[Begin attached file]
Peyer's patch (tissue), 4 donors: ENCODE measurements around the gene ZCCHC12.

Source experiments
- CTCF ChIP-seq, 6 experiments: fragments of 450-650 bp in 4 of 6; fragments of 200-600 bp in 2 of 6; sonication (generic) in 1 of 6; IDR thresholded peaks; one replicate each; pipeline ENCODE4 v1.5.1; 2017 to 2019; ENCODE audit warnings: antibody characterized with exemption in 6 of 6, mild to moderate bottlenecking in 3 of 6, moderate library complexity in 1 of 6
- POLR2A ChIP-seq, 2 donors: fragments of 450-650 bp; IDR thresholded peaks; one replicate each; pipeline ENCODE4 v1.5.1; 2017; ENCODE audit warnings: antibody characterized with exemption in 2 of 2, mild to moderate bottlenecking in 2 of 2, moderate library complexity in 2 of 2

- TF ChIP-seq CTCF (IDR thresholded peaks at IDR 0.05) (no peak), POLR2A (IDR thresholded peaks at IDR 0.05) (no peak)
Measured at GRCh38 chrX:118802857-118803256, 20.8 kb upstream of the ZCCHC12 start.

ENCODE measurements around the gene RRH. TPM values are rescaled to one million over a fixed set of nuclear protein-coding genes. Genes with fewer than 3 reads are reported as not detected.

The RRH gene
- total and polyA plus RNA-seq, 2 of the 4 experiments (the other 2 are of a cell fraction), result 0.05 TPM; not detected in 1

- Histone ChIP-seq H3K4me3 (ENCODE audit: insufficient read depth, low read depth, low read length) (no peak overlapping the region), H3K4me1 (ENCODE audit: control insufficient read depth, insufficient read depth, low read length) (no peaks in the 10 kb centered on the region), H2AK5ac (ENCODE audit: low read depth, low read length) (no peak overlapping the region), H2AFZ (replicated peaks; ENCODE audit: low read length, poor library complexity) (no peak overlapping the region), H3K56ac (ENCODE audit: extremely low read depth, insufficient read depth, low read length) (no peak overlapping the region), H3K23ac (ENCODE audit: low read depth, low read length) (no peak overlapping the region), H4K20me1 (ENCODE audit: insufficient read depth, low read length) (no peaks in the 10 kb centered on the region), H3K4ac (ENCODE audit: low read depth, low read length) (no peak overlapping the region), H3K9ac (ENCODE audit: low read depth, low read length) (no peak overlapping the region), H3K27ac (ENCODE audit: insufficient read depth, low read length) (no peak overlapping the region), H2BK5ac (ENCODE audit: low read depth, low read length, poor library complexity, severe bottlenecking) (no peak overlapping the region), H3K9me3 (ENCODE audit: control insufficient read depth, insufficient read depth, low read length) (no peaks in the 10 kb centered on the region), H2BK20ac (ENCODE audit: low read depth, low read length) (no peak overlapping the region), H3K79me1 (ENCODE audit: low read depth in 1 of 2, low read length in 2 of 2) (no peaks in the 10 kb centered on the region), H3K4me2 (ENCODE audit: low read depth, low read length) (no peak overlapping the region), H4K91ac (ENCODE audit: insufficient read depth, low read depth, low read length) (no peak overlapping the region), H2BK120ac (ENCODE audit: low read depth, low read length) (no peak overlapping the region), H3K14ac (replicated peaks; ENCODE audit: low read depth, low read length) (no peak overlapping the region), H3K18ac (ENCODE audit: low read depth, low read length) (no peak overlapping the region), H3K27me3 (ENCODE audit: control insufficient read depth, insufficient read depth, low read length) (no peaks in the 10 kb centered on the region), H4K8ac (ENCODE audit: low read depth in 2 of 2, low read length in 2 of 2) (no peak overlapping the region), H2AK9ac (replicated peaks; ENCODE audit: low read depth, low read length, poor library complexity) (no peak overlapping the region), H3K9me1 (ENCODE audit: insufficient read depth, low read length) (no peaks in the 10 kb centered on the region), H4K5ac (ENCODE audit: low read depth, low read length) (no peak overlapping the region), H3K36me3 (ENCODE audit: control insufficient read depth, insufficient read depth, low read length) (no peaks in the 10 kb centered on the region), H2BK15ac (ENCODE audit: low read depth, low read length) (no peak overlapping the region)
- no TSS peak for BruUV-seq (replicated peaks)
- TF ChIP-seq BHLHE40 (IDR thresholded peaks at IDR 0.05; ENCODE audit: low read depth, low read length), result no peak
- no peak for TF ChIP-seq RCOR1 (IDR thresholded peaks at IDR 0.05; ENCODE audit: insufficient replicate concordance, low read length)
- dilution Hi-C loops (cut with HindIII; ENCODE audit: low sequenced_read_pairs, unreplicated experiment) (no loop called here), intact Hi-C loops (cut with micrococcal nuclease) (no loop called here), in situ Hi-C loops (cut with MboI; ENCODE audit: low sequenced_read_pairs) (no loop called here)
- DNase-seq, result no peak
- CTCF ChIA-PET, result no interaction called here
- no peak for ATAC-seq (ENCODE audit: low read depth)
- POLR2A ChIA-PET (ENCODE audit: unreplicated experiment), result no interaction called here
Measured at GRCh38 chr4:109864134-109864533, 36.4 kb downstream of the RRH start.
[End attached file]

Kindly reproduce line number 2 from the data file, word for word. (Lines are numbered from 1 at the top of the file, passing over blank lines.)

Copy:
Source experiments